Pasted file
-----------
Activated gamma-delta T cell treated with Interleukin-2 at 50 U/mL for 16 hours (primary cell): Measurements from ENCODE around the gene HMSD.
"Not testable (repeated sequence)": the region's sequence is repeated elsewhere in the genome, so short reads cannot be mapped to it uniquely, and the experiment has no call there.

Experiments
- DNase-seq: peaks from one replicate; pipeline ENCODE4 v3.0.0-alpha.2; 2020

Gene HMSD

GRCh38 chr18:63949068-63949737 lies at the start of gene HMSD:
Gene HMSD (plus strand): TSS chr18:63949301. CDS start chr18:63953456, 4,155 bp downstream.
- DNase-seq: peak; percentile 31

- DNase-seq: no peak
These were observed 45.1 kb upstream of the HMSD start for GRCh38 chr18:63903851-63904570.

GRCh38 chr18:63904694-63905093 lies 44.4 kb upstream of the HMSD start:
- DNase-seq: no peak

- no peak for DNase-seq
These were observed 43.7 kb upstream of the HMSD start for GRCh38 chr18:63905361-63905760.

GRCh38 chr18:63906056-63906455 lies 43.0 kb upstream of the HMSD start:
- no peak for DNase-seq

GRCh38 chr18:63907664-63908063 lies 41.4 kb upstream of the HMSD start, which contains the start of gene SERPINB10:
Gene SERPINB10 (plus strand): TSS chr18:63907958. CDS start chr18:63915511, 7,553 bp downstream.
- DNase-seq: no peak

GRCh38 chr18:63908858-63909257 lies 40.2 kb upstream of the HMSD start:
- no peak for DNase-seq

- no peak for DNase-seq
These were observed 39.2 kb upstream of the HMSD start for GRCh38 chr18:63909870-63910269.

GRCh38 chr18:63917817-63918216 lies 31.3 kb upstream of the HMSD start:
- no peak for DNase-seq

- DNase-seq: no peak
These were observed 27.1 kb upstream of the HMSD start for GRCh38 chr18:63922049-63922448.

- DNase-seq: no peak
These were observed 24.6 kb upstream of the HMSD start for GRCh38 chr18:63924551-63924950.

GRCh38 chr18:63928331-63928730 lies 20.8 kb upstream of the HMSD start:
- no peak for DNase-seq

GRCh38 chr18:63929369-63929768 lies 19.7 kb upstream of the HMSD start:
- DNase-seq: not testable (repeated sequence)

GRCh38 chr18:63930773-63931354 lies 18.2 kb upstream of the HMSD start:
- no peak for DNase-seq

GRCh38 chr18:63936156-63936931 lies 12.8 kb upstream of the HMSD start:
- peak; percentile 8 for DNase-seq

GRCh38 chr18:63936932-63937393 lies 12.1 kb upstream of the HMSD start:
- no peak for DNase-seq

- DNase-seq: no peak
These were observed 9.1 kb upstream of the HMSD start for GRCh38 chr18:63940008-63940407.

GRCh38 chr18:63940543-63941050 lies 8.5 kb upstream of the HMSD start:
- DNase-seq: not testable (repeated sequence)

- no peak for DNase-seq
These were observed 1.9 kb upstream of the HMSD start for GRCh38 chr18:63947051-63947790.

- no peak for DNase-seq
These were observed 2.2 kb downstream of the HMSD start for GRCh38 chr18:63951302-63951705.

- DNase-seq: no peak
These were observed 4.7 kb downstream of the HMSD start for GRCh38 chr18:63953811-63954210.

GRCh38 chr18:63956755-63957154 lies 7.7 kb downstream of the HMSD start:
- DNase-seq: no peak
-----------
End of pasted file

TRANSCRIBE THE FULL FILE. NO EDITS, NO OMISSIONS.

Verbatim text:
Activated gamma-delta T cell treated with Interleukin-2 at 50 U/mL for 16 hours (primary cell): Measurements from ENCODE around the gene HMSD.
"Not testable (repeated sequence)": the region's sequence is repeated elsewhere in the genome, so short reads cannot be mapped to it uniquely, and the experiment has no call there.

Experiments
- DNase-seq: peaks from one replicate; pipeline ENCODE4 v3.0.0-alpha.2; 2020

Gene HMSD

GRCh38 chr18:63949068-63949737 lies at the start of gene HMSD:
Gene HMSD (plus strand): TSS chr18:63949301. CDS start chr18:63953456, 4,155 bp downstream.
- DNase-seq: peak; percentile 31

- DNase-seq: no peak
These were observed 45.1 kb upstream of the HMSD start for GRCh38 chr18:63903851-63904570.

GRCh38 chr18:63904694-63905093 lies 44.4 kb upstream of the HMSD start:
- DNase-seq: no peak

- no peak for DNase-seq
These were observed 43.7 kb upstream of the HMSD start for GRCh38 chr18:63905361-63905760.

GRCh38 chr18:63906056-63906455 lies 43.0 kb upstream of the HMSD start:
- no peak for DNase-seq

GRCh38 chr18:63907664-63908063 lies 41.4 kb upstream of the HMSD start, which contains the start of gene SERPINB10:
Gene SERPINB10 (plus strand): TSS chr18:63907958. CDS start chr18:63915511, 7,553 bp downstream.
- DNase-seq: no peak

GRCh38 chr18:63908858-63909257 lies 40.2 kb upstream of the HMSD start:
- no peak for DNase-seq

- no peak for DNase-seq
These were observed 39.2 kb upstream of the HMSD start for GRCh38 chr18:63909870-63910269.

GRCh38 chr18:63917817-63918216 lies 31.3 kb upstream of the HMSD start:
- no peak for DNase-seq

- DNase-seq: no peak
These were observed 27.1 kb upstream of the HMSD start for GRCh38 chr18:63922049-63922448.

- DNase-seq: no peak
These were observed 24.6 kb upstream of the HMSD start for GRCh38 chr18:63924551-63924950.

GRCh38 chr18:63928331-63928730 lies 20.8 kb upstream of the HMSD start:
- no peak for DNase-seq

GRCh38 chr18:63929369-63929768 lies 19.7 kb upstream of the HMSD start:
- DNase-seq: not testable (repeated sequence)

GRCh38 chr18:63930773-63931354 lies 18.2 kb upstream of the HMSD start:
- no peak for DNase-seq

GRCh38 chr18:63936156-63936931 lies 12.8 kb upstream of the HMSD start:
- peak; percentile 8 for DNase-seq

GRCh38 chr18:63936932-63937393 lies 12.1 kb upstream of the HMSD start:
- no peak for DNase-seq

- DNase-seq: no peak
These were observed 9.1 kb upstream of the HMSD start for GRCh38 chr18:63940008-63940407.

GRCh38 chr18:63940543-63941050 lies 8.5 kb upstream of the HMSD start:
- DNase-seq: not testable (repeated sequence)

- no peak for DNase-seq
These were observed 1.9 kb upstream of the HMSD start for GRCh38 chr18:63947051-63947790.

- no peak for DNase-seq
These were observed 2.2 kb downstream of the HMSD start for GRCh38 chr18:63951302-63951705.

- DNase-seq: no peak
These were observed 4.7 kb downstream of the HMSD start for GRCh38 chr18:63953811-63954210.

GRCh38 chr18:63956755-63957154 lies 7.7 kb downstream of the HMSD start:
- DNase-seq: no peak